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    $\begingroup$ In this case, as there currently is no other answer, it would be nice if you could describe (even briefly) what was incorrect and how you corrected it; this way people in the future can benefit from your experience. $\endgroup$ – gandalf3 Nov 2 '17 at 2:03
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This tutorial shows a way that is probably more airtight; https://www.youtube.com/watch?v=UQ3ZmlwBaU8

I think the problem was I used a different method to import or assign the texture.

I think this should be all.

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  • $\begingroup$ Link only answers are generally frowned on here, can you summarise what was covered on the youtube video in case it is taken down/unavailable in some regions? $\endgroup$ – Sazerac Nov 9 '17 at 4:53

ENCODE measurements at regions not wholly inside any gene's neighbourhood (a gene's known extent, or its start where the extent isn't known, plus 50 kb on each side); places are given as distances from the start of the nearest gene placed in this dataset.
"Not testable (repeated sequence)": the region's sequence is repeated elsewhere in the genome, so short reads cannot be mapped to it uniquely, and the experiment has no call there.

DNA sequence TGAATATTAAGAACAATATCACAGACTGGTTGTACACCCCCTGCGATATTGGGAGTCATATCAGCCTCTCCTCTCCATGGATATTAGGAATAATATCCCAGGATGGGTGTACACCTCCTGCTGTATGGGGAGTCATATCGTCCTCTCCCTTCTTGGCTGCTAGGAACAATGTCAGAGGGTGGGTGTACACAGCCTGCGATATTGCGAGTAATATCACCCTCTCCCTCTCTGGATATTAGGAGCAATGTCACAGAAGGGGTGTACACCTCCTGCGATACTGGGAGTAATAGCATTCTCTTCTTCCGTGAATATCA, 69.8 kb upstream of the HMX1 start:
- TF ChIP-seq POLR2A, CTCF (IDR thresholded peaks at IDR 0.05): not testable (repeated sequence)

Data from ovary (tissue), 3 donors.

• $\begingroup$ Hi, please see my answer below. I think I've precisely identified the issue (and a few others), but please be warned, it's still not a certainty (but a probability!) $\endgroup$ – Harry Nov 15 '17 at 7:24
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(extended answer- may be useful for identifying other limitations)

To be honest I can't actually be 100% certain if this actually fixes it as it's still a finicky process and only the beginning of potential problems imported Sculptris textures bring (overall, sadly, I would simply not recommend it at all).

The immediate issue may be a difference in IMPORTING the texture as opposed to simply assigning a texture the "traditional" way via UV editor. It is possible the issue is one also imports a set of "coordinates" within Sculptris to correctly map the texture on the corresponding mesh, while the other fails due to the lack of marked seams on the UV map that Blender tends to require (resulting in a randomized mapping spread across the mesh). Of course, applying seams appears to run into a vastly greater problem that it tries to superimpose the neat 'unfolded' Blender mesh onto a fragmented Sculptris texture image- which makes the issue even worse.